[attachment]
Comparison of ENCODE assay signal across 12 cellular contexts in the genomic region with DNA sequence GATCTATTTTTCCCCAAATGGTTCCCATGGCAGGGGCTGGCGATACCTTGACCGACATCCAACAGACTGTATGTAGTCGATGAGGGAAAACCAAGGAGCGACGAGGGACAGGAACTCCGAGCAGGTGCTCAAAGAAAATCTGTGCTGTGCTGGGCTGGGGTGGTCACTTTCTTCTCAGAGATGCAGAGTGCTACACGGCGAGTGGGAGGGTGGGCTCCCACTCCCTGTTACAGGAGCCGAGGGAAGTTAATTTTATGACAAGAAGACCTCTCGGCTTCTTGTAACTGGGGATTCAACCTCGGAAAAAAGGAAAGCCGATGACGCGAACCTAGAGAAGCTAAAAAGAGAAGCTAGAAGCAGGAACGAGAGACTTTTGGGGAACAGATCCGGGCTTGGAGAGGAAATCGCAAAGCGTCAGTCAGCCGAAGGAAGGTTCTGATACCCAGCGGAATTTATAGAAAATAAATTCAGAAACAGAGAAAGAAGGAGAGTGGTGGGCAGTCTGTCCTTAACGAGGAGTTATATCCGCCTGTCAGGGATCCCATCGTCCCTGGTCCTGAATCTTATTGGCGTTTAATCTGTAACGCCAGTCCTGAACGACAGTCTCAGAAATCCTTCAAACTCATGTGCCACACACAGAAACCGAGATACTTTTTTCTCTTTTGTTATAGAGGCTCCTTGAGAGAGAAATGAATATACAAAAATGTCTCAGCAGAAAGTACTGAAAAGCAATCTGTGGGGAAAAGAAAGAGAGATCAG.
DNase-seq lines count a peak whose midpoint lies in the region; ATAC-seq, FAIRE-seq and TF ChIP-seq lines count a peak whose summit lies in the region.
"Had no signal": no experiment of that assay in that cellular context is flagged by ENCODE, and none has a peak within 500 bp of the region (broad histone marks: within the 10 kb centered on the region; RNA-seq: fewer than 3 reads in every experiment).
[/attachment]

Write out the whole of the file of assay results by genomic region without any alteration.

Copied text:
Comparison of ENCODE assay signal across 12 cellular contexts in the genomic region with DNA sequence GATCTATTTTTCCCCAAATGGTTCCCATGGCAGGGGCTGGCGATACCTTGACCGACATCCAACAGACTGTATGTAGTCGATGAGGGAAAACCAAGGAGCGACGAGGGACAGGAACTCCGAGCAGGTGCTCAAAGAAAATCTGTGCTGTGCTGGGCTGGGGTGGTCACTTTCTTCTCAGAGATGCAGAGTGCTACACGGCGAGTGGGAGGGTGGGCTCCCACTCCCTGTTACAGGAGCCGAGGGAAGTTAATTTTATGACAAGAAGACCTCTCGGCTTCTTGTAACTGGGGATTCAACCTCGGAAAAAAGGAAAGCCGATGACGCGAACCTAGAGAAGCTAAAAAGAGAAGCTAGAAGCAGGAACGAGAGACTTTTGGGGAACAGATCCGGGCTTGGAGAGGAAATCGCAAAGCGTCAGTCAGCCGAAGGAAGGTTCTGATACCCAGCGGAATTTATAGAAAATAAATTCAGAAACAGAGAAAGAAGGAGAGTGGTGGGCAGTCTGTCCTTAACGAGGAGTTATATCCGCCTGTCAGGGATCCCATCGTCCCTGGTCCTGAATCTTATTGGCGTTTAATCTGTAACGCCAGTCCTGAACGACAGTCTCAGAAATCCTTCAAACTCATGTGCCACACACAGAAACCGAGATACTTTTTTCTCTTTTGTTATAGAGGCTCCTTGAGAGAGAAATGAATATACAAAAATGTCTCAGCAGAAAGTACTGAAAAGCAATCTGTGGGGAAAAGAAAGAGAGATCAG.
DNase-seq lines count a peak whose midpoint lies in the region; ATAC-seq, FAIRE-seq and TF ChIP-seq lines count a peak whose summit lies in the region.
"Had no signal": no experiment of that assay in that cellular context is flagged by ENCODE, and none has a peak within 500 bp of the region (broad histone marks: within the 10 kb centered on the region; RNA-seq: fewer than 3 reads in every experiment).